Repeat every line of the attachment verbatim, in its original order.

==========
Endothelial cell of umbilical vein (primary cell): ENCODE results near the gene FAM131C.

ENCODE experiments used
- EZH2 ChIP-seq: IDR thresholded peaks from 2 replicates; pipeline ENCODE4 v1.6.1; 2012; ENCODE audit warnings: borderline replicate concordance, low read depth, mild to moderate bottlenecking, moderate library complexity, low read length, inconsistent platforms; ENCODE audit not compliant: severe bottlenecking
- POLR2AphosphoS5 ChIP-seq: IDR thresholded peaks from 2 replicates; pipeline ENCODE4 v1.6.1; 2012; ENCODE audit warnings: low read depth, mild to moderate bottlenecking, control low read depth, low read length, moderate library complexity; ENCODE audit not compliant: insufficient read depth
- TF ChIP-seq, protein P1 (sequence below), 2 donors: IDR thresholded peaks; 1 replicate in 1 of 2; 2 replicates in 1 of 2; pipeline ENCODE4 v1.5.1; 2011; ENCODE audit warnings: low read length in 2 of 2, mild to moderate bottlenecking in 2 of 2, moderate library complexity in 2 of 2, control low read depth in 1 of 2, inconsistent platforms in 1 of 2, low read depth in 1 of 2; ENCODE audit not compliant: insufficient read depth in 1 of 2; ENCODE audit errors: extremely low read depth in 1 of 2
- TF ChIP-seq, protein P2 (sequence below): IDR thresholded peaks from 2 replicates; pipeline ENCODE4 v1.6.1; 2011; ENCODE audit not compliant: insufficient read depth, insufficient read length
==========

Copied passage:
Endothelial cell of umbilical vein (primary cell): ENCODE results near the gene FAM131C.

ENCODE experiments used
- EZH2 ChIP-seq: IDR thresholded peaks from 2 replicates; pipeline ENCODE4 v1.6.1; 2012; ENCODE audit warnings: borderline replicate concordance, low read depth, mild to moderate bottlenecking, moderate library complexity, low read length, inconsistent platforms; ENCODE audit not compliant: severe bottlenecking
- POLR2AphosphoS5 ChIP-seq: IDR thresholded peaks from 2 replicates; pipeline ENCODE4 v1.6.1; 2012; ENCODE audit warnings: low read depth, mild to moderate bottlenecking, control low read depth, low read length, moderate library complexity; ENCODE audit not compliant: insufficient read depth
- TF ChIP-seq, protein P1 (sequence below), 2 donors: IDR thresholded peaks; 1 replicate in 1 of 2; 2 replicates in 1 of 2; pipeline ENCODE4 v1.5.1; 2011; ENCODE audit warnings: low read length in 2 of 2, mild to moderate bottlenecking in 2 of 2, moderate library complexity in 2 of 2, control low read depth in 1 of 2, inconsistent platforms in 1 of 2, low read depth in 1 of 2; ENCODE audit not compliant: insufficient read depth in 1 of 2; ENCODE audit errors: extremely low read depth in 1 of 2
- TF ChIP-seq, protein P2 (sequence below): IDR thresholded peaks from 2 replicates; pipeline ENCODE4 v1.6.1; 2011; ENCODE audit not compliant: insufficient read depth, insufficient read length